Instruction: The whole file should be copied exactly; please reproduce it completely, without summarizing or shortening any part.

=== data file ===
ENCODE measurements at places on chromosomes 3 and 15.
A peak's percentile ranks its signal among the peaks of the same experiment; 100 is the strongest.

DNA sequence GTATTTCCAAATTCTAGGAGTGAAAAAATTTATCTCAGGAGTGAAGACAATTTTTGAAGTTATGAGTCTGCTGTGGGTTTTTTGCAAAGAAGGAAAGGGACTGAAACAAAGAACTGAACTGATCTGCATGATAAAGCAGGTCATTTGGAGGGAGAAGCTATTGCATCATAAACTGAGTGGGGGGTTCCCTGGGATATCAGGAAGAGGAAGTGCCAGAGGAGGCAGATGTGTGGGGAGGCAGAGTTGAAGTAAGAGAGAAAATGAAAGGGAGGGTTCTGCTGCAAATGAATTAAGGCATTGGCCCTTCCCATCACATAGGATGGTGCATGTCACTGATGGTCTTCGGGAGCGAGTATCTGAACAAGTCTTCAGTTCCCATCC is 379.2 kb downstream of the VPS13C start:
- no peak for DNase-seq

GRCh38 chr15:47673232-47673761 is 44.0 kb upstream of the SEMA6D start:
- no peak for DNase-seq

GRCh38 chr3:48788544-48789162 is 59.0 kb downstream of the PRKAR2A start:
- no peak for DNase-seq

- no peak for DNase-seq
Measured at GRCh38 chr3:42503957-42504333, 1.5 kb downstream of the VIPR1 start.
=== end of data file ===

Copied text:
ENCODE measurements at places on chromosomes 3 and 15.
A peak's percentile ranks its signal among the peaks of the same experiment; 100 is the strongest.

DNA sequence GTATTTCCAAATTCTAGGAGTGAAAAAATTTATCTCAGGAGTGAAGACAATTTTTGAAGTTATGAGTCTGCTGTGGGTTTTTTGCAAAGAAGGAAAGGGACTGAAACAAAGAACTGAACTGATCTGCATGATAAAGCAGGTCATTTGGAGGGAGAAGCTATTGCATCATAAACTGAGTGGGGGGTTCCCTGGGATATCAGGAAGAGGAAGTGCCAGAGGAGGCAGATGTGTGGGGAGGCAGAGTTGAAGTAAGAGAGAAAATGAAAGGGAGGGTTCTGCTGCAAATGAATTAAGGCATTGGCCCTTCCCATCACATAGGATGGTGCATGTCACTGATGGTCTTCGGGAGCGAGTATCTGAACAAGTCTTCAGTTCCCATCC is 379.2 kb downstream of the VPS13C start:
- no peak for DNase-seq

GRCh38 chr15:47673232-47673761 is 44.0 kb upstream of the SEMA6D start:
- no peak for DNase-seq

GRCh38 chr3:48788544-48789162 is 59.0 kb downstream of the PRKAR2A start:
- no peak for DNase-seq

- no peak for DNase-seq
Measured at GRCh38 chr3:42503957-42504333, 1.5 kb downstream of the VIPR1 start.